After a short stint as a lawyer, Walker became co-owner and editor of the newspaper New Orleans Crescent. In 1849, he moved to San Francisco, California, where he worked as a journalist and fought three duels, in two of which he was wounded. Around that time, Walker conceived the project of privately conquering vast regions of Latin America, where he would create states ruled by white English speakers. Such campaigns were then known as filibustering or freebooting.

Expedition to Mexico

On October 15, 1853, with 45 men, Walker set out on his first filibustering expedition: the conquest of the Mexican territories of Baja California and Sonora. He succeeded in capturing La Paz, the capital of the sparsely populated Baja California, which he declared the capital of a new Republic of Lower California, with himself as president. Although he never gained control of Sonora, less than three months later, he pronounced Baja California part of the larger Republic of Sonora. Lack of supplies and an unexpectedly strong resistance by the Mexican government quickly forced Walker to retreat. Back in California, he was put on trial for conducting an illegal war. In the era of Manifest Destiny, his filibustering project was popular in the southern and western United States and the jury took eight minutes to acquit him.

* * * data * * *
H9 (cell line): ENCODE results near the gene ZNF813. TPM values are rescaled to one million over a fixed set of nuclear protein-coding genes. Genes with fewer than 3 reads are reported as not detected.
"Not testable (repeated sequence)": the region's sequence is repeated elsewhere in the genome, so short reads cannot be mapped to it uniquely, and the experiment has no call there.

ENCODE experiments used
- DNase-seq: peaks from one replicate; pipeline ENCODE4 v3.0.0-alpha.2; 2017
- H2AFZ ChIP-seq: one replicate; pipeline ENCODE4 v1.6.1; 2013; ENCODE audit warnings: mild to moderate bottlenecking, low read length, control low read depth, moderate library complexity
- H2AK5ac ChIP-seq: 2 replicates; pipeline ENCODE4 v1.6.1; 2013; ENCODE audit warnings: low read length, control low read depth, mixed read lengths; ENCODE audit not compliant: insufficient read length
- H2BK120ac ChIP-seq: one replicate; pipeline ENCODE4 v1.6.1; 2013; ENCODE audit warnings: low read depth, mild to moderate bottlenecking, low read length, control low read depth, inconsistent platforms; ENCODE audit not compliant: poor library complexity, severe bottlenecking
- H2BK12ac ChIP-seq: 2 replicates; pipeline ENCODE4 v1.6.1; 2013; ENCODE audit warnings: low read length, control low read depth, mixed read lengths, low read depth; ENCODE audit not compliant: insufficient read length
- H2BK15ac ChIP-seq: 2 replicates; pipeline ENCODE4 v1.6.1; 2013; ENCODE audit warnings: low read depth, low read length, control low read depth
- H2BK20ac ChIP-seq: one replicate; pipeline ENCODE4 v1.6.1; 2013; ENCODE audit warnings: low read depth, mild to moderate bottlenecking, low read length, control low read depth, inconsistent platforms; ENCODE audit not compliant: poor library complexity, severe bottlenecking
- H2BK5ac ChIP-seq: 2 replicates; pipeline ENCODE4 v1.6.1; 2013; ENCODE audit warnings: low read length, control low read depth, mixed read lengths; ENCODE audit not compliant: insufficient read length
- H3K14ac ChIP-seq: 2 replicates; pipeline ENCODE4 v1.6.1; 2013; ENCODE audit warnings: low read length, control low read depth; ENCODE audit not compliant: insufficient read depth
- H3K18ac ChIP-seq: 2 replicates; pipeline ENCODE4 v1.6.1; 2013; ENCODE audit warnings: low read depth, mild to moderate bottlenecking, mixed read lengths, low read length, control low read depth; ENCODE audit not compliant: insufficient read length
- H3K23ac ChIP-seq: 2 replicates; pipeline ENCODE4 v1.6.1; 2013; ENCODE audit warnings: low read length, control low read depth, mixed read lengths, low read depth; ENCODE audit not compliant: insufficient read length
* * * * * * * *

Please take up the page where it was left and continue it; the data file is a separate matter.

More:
Conquest of Nicaragua

A civil war was then raging in the Central American republic of Nicaragua. To circumvent U.S. neutrality laws, Walker obtained a contract from President Castellón of the Democratic Party to bring as many as three hundred "colonists" to Nicaragua. The mercenaries received the right to bear arms in the service of the Democratic government. Walker sailed from San Francisco on May 3, 1855 with 60 men. Upon landing, the force was reinforced by 170 locals and about 100 Americans, including then well-known explorer and journalist Charles Wilkins Webber and the English adventurer Charles Frederick Henningsen, a veteran of the First Carlist War, the Hungarian Revolution, and the war in Circassia.

A young man from the Sacramento Union went to Nicaragua to cover the Walker's adventures there. This young man sent back reports that Walker was attempting to set up a slave holding republic in Nicaragua. This young man was sentenced by Walker to death by a firing squad. But he escaped disguised as a woman. This young man would later be known as Colonel Albert Jennings Fountain (see Murder at White Sands).

With Castellón's consent Walker attacked the Legitimists in the town of Rivas, near the trans-isthmian route. On September 1, during the First Battle of Rivas, Walker defeated the Nicaraguan national army at La Virgen. One month later, on October 13, he conquered the capital of Granada and took effective control of the country. Initially, as commander of the army, Walker controlled Nicaragua through puppet president Patricio Rivas. U.S. President Franklin Pierce recognized Walker's regime as the legitimate government of Nicaragua on May 20, 1856.